A lot is being done “behind the scenes” to make insulin pump therapy a routine option in clinic for all.
A stakeholder group has been meeting for more than 3 years, with the objectives to:
- promote free access to technology that can improve the day-to-day life and long term outcome for those with type 1 diabetes;
- significantly increase the number of people with type 1 on pumps;
- significantly increase the number of people on CGM
- and be in a position to ensure access to the artificial pancreas when it becomes available.
This group is chaired by the National Clinical Director for Obesity & Diabetes, and consists of a number of adult & paediatric pump-champion consultants, adult & paediatric pump-champion DSNs, charities/patient groups (INPUT, JDRF, Children with Diabetes, Diabetes UK), NHS and Department of Health representatives and pump company representatives.
This group established the need for:
The Association of British Clinical Diabetologists (ABCD) is currently running a national (4 nations) CSII audit. The audit was supported by Dr Rowan Hillson (the National Clinical Director for Diabetes until March 2013), and funded by ABCD, JDRF, Diabetes UK and industry. It will be the first audit of its kind to find out how many people are using pumps in the UK (rather than an estimate), and is looking at provision and standards of services for CSII with a view to raising the standards of clinical and patient education and creating a clear guideline for interpretation of the NICE technology appraisal and indications for CSII. Headline figures from the service level audit were announced in March 2013 and suggest that 6% of adults with Type 1 use a pump, and 19% of children. Full details have not yet been published, and the patient level audit, collecting anonymised data on all individuals using a pump, has not yet been completed.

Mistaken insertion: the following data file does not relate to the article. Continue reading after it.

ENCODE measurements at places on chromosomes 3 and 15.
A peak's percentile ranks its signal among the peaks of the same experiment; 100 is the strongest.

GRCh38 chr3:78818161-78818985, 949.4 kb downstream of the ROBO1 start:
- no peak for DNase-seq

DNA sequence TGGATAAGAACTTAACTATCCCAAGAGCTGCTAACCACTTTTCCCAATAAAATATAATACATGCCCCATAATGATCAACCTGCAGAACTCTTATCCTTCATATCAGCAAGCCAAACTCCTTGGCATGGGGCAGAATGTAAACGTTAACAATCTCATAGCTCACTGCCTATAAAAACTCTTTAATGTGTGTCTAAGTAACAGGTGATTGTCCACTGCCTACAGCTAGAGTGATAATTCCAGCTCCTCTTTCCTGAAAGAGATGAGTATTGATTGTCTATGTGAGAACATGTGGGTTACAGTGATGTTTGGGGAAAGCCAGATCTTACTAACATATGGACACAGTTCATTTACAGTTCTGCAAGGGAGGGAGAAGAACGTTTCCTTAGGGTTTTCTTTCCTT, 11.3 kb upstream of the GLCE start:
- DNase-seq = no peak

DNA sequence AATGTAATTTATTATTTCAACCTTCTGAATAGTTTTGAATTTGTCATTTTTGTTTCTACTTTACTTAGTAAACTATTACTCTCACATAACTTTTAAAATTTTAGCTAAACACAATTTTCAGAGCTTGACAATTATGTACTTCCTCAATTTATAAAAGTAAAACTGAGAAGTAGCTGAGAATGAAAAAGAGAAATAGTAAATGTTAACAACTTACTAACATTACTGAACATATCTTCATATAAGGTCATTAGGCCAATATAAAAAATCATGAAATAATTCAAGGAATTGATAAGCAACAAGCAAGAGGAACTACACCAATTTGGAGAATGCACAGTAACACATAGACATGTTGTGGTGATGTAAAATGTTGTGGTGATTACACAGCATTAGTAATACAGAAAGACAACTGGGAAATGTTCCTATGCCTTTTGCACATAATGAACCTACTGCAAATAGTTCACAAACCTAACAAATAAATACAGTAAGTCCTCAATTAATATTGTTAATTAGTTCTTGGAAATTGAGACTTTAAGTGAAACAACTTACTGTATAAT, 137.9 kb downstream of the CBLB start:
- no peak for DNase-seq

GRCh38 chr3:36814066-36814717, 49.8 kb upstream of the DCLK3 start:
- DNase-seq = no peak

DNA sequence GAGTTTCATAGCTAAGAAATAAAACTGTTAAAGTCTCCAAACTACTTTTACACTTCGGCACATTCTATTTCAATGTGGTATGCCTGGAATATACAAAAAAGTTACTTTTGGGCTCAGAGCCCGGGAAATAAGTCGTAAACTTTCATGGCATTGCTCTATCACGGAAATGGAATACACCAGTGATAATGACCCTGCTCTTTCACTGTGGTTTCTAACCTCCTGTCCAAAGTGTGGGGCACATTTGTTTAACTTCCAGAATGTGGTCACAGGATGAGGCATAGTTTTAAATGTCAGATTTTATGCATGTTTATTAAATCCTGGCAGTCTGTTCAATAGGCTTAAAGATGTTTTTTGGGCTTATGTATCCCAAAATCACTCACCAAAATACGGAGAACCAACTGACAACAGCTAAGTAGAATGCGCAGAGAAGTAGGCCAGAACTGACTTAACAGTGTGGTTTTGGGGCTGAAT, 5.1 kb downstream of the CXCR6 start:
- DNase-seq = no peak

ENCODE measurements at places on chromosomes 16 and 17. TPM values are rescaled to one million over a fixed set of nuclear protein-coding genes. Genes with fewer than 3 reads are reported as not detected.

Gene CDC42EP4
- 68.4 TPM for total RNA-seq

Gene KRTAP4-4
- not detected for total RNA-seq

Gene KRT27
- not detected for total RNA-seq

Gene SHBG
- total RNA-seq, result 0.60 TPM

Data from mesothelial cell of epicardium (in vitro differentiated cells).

NHS Diabetes has established a network to promote the greater uptake and appropriate use of insulin pumps in line with NICE guidance. It is open to any healthcare professional or organisation in England with an interest in the development or delivery of an insulin pump service to either paediatrics or adults. (See the Clinicians / Managers page in the menu on the right)
Pumps in Parliament:
16 April 2013 – House of Commons, see ‘column 334W’
19 March 2013 – House of Lords
16 January 2013 – House of Lords, see ‘column 765′ 8:14pm
INPUT is a Patient Group member of the Medical Technology Group, a coalition of patient groups, research charities and medical device manufacturers working to make medical technologies available to everyone who needs them. Uptake of medical technology in the UK is not as good as it should be, given their great potential to provide value for money to the NHS, patients and tax payers. The MTG believes that patients and clinicians need better information about medical technologies so that they can make informed choices about their medical care.
The MTG is campaigning to improve access to technologies recommended by NICE, including insulin pumps.